Glossopharyngeal nerve (CN IX)
After working through this study unit you will be able to:
- Describe the structure, course and relations of the glossopharyngeal nerve.
- Name the associated nuclei of the glossopharyngeal nerve.
- List the branches and functions of the glossopharyngeal nerve.
The glossopharyngeal nerve (CN IX) is a mixed cranial nerve that carries both motor and sensory fibers. Its functions include:
- general somatic afferent (GSA) innervation of the tongue and throat
- special visceral afferent (SVA) sensation of taste to the posterior third of the tongue
- general visceral afferent (GVA) sensation from specific structures of the common carotid artery (carotid sinus and carotid body)
- general somatic efferent (GSE) innervation is also provided to the stylopharyngeus muscle
- general visceral efferent (GVE) secretomotor (parasympathetic) innervation to the parotid gland
The glossopharyngeal nerve has four nuclei which are located in the medulla. Motor fibers of the nerve originate from the nucleus ambiguus and inferior salivatory nucleus, while the sensory fibers of the nerve originate in the sensory nuclei of the trigeminal nerve (CN V) and nuclei of the solitary tract. The glossopharyngeal nerve emerges from the lateral region of the medulla and exits the cranial cavity through the jugular foramen. After exiting the cranium, the nerve gives rise to the tympanic, carotid, pharyngeal, muscular, tonsillar and lingual branches that supply several structures in the head and neck.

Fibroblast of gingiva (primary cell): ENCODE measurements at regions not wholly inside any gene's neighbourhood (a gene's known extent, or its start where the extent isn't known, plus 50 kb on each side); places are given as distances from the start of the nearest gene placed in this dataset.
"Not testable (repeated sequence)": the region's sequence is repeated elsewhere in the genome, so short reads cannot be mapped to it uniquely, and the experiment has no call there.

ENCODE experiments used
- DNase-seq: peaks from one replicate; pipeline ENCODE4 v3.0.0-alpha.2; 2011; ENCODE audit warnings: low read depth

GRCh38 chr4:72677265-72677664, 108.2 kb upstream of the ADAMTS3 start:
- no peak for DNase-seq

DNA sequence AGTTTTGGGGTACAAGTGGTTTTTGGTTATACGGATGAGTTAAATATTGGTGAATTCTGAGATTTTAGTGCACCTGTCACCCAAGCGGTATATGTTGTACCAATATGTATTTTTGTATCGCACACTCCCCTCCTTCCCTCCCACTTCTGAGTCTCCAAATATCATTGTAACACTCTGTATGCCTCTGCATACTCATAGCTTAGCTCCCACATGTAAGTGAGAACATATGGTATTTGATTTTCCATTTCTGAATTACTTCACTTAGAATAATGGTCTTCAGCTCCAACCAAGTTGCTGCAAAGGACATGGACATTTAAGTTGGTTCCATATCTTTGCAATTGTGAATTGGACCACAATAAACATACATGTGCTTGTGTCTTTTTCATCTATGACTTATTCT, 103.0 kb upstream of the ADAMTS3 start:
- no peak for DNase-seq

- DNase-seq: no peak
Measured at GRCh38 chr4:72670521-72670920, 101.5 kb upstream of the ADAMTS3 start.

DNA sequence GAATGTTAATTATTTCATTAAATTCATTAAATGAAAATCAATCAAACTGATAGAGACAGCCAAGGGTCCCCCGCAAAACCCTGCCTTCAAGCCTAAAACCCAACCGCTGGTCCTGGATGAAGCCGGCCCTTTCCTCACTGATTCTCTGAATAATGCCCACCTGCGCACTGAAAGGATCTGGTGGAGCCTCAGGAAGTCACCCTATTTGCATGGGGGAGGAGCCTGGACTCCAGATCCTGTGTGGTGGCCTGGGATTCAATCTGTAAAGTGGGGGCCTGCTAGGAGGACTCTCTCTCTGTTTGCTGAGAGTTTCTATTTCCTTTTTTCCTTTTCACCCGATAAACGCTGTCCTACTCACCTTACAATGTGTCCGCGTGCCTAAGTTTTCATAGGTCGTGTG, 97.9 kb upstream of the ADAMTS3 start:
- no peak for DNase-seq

This video will help you learn more about the glossopharyngeal nerve.
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Take a look at our atlas gallery to further review the course, distribution and supply of the glossopharyngeal nerve in more detail.
Fiber types: General somatic efferent (GSE), special visceral afferent (SVA), general somatic afferent (GSA), general visceral afferent (GVA), general visceral efferent (GVE)
Origin: Medulla oblongata
Exists skull: Jugular foramen
Motor: Nucleus ambiguus (SVE) and inferior salivatory nucleus (GVE)
Sensory: Nucleus of trigeminal nerve (GSA) and nuclei of solitary tract (SVA)
Sensory: Superior and inferior ganglia of glossopharyngeal nerve
Parasympathetic: Otic ganglion
Motor innervation: Stylopharyngeus muscle
Taste innervation: Posterior third of tongue
General sensation: Tympanic cavity, eustachian tube, fauces, tonsils, nasopharynx, uvula and posterior third of tongue
Visceral sensation: Carotid body and sinus
Parasympathetic innervation: Parotid gland